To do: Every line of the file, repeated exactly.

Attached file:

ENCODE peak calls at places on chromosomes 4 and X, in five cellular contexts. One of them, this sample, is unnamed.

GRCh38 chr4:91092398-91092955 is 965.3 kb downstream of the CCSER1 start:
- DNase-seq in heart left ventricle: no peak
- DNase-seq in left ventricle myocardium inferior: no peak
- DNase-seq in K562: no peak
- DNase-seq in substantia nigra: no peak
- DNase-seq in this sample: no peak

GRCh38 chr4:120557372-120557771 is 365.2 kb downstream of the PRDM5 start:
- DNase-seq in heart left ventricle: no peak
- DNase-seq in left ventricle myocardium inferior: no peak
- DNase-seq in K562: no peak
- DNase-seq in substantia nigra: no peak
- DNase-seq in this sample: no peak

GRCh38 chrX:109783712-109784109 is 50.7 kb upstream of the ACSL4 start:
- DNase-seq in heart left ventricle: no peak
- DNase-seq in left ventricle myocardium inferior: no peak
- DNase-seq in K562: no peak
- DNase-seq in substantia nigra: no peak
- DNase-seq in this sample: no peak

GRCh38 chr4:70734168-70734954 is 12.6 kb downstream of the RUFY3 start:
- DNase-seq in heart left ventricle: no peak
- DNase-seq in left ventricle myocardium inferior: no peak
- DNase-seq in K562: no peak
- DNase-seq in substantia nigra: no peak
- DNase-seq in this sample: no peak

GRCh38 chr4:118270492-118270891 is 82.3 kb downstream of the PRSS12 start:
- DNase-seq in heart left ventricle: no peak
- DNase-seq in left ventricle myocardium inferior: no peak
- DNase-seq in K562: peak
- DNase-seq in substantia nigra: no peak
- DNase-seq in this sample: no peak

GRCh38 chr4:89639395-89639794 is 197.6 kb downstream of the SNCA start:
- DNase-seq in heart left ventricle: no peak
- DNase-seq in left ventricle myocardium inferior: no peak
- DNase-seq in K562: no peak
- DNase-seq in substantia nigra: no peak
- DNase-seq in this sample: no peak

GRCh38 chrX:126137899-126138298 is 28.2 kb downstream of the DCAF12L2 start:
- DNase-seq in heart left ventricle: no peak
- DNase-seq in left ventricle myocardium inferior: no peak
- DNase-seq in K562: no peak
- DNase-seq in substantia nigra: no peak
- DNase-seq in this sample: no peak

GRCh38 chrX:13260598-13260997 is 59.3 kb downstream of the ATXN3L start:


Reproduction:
ENCODE peak calls at places on chromosomes 4 and X, in five cellular contexts. One of them, this sample, is unnamed.

GRCh38 chr4:91092398-91092955 is 965.3 kb downstream of the CCSER1 start:
- DNase-seq in heart left ventricle: no peak
- DNase-seq in left ventricle myocardium inferior: no peak
- DNase-seq in K562: no peak
- DNase-seq in substantia nigra: no peak
- DNase-seq in this sample: no peak

GRCh38 chr4:120557372-120557771 is 365.2 kb downstream of the PRDM5 start:
- DNase-seq in heart left ventricle: no peak
- DNase-seq in left ventricle myocardium inferior: no peak
- DNase-seq in K562: no peak
- DNase-seq in substantia nigra: no peak
- DNase-seq in this sample: no peak

GRCh38 chrX:109783712-109784109 is 50.7 kb upstream of the ACSL4 start:
- DNase-seq in heart left ventricle: no peak
- DNase-seq in left ventricle myocardium inferior: no peak
- DNase-seq in K562: no peak
- DNase-seq in substantia nigra: no peak
- DNase-seq in this sample: no peak

GRCh38 chr4:70734168-70734954 is 12.6 kb downstream of the RUFY3 start:
- DNase-seq in heart left ventricle: no peak
- DNase-seq in left ventricle myocardium inferior: no peak
- DNase-seq in K562: no peak
- DNase-seq in substantia nigra: no peak
- DNase-seq in this sample: no peak

GRCh38 chr4:118270492-118270891 is 82.3 kb downstream of the PRSS12 start:
- DNase-seq in heart left ventricle: no peak
- DNase-seq in left ventricle myocardium inferior: no peak
- DNase-seq in K562: peak
- DNase-seq in substantia nigra: no peak
- DNase-seq in this sample: no peak

GRCh38 chr4:89639395-89639794 is 197.6 kb downstream of the SNCA start:
- DNase-seq in heart left ventricle: no peak
- DNase-seq in left ventricle myocardium inferior: no peak
- DNase-seq in K562: no peak
- DNase-seq in substantia nigra: no peak
- DNase-seq in this sample: no peak

GRCh38 chrX:126137899-126138298 is 28.2 kb downstream of the DCAF12L2 start:
- DNase-seq in heart left ventricle: no peak
- DNase-seq in left ventricle myocardium inferior: no peak
- DNase-seq in K562: no peak
- DNase-seq in substantia nigra: no peak
- DNase-seq in this sample: no peak

GRCh38 chrX:13260598-13260997 is 59.3 kb downstream of the ATXN3L start: